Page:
Originally published in Christian Newswire
The United States’ second-largest Protestant denomination, the United Methodist Church, voted on Tuesday to strengthen its embrace of marriage between one man and one woman, laid out in the church’s so-called “Traditional Plan”.
In an unexpected turn, the UMC’s delegates decided to reject the “One Church Plan”, which would have permitted individual church leaders and regional annual conference officials to decide whether to ordain and marry LGBTQ members, according to the Associated Press.
Albert Mohler, president of the Southern Baptist Theological Seminary, described the denomination’s unexpected vote as historic, because its delegates “voted to uphold biblical standards of sexual morality”.
“Understand what happened,” he explained. “Yesterday, in St Louis, Missouri, a major mainline Protestant denomination in the United States said ‘no’ to the sexual revolution. It has never happened before. It happened yesterday. We had better pay close attention.”
The “Traditional Plan”, backed by the church’s conservative delegates, was approved by a vote of 438-384. It should be noted 43% of the plan’s backers came from overseas, many from African countries.
The Rev Jerry Kulah of Liberia said “the church in Africa would cease to exist” if the ban on LGBTQ clergy were lifted. He went on to say he “can’t do anything but support the Traditional Plan” because it is “the biblical plan”.
Other ministers in the US, like the Rev Scott Hagan of Bonaire, Georgia, said turning away from the biblical understanding of marriage by allowing each UMC church to take its own theological position on the issue would be “confusing”.
“To have each church — possibly in the same town — offering a different perspective and practice would surely be confusing to the public that comes to the church looking for guidance,” Hagan explained.
As Mohler explained, the UMC’s decision to stand by the biblical understanding of marriage is historic. While other mainline Protestant denominations, such as the Presbyterian (USA) and Episcopal churches, which tend to lean to the left, have embraced same-sex marriage, the UMC has rejected that shift.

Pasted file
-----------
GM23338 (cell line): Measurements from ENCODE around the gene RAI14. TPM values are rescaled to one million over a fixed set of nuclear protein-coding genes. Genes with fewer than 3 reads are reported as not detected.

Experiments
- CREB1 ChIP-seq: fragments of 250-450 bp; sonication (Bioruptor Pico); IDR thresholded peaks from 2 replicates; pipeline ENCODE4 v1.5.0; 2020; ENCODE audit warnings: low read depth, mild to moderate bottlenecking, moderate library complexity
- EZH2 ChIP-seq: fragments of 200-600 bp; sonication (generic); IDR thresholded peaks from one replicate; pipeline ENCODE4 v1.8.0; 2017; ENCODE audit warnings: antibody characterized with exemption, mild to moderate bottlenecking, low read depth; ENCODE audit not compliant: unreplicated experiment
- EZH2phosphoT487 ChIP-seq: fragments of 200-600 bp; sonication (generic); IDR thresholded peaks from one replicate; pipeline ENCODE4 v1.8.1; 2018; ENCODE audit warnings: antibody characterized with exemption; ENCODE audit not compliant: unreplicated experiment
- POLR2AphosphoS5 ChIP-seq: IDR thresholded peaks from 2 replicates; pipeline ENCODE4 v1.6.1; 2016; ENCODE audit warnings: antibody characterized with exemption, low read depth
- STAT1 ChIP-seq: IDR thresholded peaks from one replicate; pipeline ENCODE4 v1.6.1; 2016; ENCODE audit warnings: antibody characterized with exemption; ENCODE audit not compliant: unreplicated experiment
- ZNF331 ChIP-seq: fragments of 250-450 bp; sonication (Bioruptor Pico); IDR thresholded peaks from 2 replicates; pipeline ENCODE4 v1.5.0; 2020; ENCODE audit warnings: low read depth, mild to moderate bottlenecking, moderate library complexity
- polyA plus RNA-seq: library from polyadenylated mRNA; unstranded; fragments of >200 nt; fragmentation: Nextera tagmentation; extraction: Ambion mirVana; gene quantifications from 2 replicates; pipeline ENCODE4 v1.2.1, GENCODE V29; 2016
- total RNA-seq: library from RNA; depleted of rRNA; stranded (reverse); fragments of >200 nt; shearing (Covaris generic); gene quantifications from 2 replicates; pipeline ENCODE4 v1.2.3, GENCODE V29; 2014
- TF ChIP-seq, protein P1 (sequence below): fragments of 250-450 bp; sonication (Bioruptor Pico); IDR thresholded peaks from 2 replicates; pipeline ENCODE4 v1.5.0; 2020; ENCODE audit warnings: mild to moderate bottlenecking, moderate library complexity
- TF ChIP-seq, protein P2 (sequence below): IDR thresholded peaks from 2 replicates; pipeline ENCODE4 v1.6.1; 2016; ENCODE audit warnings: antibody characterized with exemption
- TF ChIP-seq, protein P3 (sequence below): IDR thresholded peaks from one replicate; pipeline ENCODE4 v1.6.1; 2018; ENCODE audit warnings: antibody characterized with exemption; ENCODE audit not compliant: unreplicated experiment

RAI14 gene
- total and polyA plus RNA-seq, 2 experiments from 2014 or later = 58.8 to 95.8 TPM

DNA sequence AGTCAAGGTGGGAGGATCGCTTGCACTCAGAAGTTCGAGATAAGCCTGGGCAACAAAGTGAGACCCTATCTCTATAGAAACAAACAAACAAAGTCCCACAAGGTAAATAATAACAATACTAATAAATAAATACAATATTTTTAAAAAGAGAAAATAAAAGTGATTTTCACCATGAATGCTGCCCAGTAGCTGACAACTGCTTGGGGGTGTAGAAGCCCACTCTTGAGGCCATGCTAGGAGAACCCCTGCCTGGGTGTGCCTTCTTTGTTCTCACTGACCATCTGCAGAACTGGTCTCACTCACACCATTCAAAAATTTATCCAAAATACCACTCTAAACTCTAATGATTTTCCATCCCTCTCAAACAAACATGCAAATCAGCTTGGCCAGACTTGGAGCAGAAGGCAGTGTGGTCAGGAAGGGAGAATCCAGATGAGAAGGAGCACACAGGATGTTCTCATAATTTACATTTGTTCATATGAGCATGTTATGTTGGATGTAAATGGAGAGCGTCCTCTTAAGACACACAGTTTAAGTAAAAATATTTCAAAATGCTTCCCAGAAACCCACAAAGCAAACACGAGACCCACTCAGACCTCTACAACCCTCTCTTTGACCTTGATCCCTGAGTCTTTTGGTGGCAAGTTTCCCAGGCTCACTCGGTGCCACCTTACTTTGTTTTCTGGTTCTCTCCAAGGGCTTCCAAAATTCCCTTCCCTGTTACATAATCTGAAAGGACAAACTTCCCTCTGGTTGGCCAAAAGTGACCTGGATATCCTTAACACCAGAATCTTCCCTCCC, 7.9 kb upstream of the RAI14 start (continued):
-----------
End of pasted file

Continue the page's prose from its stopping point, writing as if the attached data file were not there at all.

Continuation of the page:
Delegates at the Methodist denomination, it should be noted, rejected the leftward move despite support from the church’s top clergy, who pushed hard for the “One Church Plan.”
Following the vote Tuesday, it is likely many of the church’s progressive congregations will leave the UMC. Some, though, who disagree with the denomination’s decision will stay in the church to continue fighting the vote.
Deep split within church
The deep split within the church was evident in several fiery speeches opposing the Traditional Plan, reports CBN.
“If we bring this virus into our church, it will bring illness to us all,” said the Rev Thomas Berlin of Herndon, Virginia. He predicted many Methodist churchgoers and some regional bodies would leave the church, while others would “stay and fight,” performing same-sex weddings even if it meant punishment.
Many supporters of the more liberal plan stood in support as Berlin spoke. Some wore rainbow-motif garments or sat behind rainbow banners. After the vote, a small group of protesters carried a cross to the stage at the conference and sat around it. Another group of about 200 people staged a peaceful sit-down protest while about two dozen police officers watched.
The Rev Allen Ewing-Merrill, a pastor from Portland, Maine, pledged defiance of the Traditional Plan, tweeting: “I will not participate in your bigotry, sin & violence.”
An association of Methodist theological schools warned that if the Traditional Plan passes, the church “will lose an entire generation of leaders in America”.
Formed in a merger in 1968, the United Methodist Church claims about 12.6 million members worldwide, including nearly 7 million in the United States.
While other mainline Protestant denominations, such as the Episcopal and Presbyterian (U.S.A.) churches, have embraced gay-friendly practices, the Methodist church still bans them, though acts of defiance by pro-LGBT clergy have multiplied. Many have performed same-sex weddings; others have come out as gay or lesbian from the pulpit of their churches.
The denominations enforcement of bans on gay-friendly practices has been inconsistent; the Traditional Plan aspires to beef up discipline against the growing number of definat pro-LGBT clergy, many of whom have performed same-sex weddings or come out as gay or lesbian from the pulpit of their churches.
The Rev Tim Bagwell, 64, pastor at a UMC church in Macon, Georgia, had opposed the Traditional Plan and called the outcome “deeply painful.” But he said his church will stay with UMC until at least 2020, when the next major conference is scheduled. He’s hopeful new delegates will be elected and change course to a more inclusive church.
“I am deeply sad,” he said. “The Methodist church has always been mainstream, reaching out to people. This sends a different tone … one of exclusion, not inclusion.”
The Rev. Scott Hagan, 45, a pastor from Bonaire, Georgia, supported the Traditional Plan, saying the liberals’ alternative would have sent a mixed message.
“To have each church — possibly in the same town — offering a different perspective and practice would surely be confusing to the public that comes to the church looking for guidance,” Hagan said.